Our clerkship director has a nice catch phrase that sums up the medical student experience pretty well: “You have one foot in the medical world, and one foot in the real world.” By this, she means that as medical students we’re not completely totally 100% sucked into the crazy world of medical jargon, probabilities, and doctor-think. And because of this, we’re a valuable asset to our teams; we’re able to spend more time with our patients and our families, and we often act as translators from Medicalese to English (or Spanish, as the case may be).
I’ve always prided myself on being very perceptive of the medical jargon, and I’ll even go so far as to interrupt my attending to translate if necessary–but I’m losing my touch. Because the Pediatric patients are pretty quick and to the point, I can usually do a pretty quick presentation. But between trying to improve my speed and translating for most of the past two weeks into Spanish, my brain hasn’t had enough processing power–I caught myself asking an English-speaking patient if her child has been “afebrile,” and got a confused stare immediately. “Uh, I mean, has she had a fever!?” I asked apologetically.
And yesterday, more evidence that my medical training is starting to influence the things I assume: a 6-year girl came in for a red streak (mom thought it was blood) around her stool, and going through my history with the mom, she said that cancer ran in the family. I ignored the fact–didn’t even present it to the attending–no way cancer is relevant to this case. My astute attending, however, asked mom: “Any intestinal problems in the family?” and the mother replied, “Yes, my grandma just died of intestine cancer, and it started with blood in her poop.” Of course! No wonder the mother is coming in–she had assumed her child might have colon cancer. Me, medical student that knows that colon cancer in a 6 year-old would be extremely, extremely, extremely rare (as well as most other cancers), just skipped over the fact, assuming that cancer had no role in this case.* (It did have a role–but psychological, not medical.)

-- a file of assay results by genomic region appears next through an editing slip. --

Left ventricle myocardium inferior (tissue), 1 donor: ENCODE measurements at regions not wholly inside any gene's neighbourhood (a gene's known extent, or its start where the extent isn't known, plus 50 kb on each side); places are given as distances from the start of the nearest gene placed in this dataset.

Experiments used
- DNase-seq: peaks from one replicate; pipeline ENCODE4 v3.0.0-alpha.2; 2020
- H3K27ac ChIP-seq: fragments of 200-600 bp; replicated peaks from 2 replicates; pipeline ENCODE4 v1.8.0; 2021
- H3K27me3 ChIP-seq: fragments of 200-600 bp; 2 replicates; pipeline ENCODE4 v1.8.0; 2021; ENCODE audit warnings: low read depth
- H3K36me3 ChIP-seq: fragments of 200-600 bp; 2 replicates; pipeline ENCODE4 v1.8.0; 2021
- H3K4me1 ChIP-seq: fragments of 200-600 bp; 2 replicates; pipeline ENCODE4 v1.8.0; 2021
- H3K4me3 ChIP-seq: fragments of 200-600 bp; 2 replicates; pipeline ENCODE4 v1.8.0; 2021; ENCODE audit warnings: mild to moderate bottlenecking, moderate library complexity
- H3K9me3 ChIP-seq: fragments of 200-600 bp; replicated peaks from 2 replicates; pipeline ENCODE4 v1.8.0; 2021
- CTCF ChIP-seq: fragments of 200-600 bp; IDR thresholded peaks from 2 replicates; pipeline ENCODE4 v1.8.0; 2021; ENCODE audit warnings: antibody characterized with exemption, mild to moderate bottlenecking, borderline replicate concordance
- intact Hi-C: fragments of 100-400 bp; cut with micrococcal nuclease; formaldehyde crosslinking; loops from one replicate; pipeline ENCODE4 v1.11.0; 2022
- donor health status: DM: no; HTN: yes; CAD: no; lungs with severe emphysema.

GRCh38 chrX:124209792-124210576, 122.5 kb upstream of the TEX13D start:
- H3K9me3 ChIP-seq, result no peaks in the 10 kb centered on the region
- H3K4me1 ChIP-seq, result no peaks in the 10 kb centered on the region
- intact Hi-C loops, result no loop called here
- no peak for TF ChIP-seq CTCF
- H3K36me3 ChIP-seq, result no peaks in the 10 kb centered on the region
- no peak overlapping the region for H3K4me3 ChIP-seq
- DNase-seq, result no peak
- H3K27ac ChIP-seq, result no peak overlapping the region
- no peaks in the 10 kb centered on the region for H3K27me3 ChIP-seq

The deeper down the rabbit hole you go, it seems the harder it is to even know your assumptions. Until you get burned. All of a sudden they become much more apparent.
* I know someone is going to comment about FAP or HNPCC or ulcerative colitis, and how those could have a child presenting with colon cancer. I know, I know.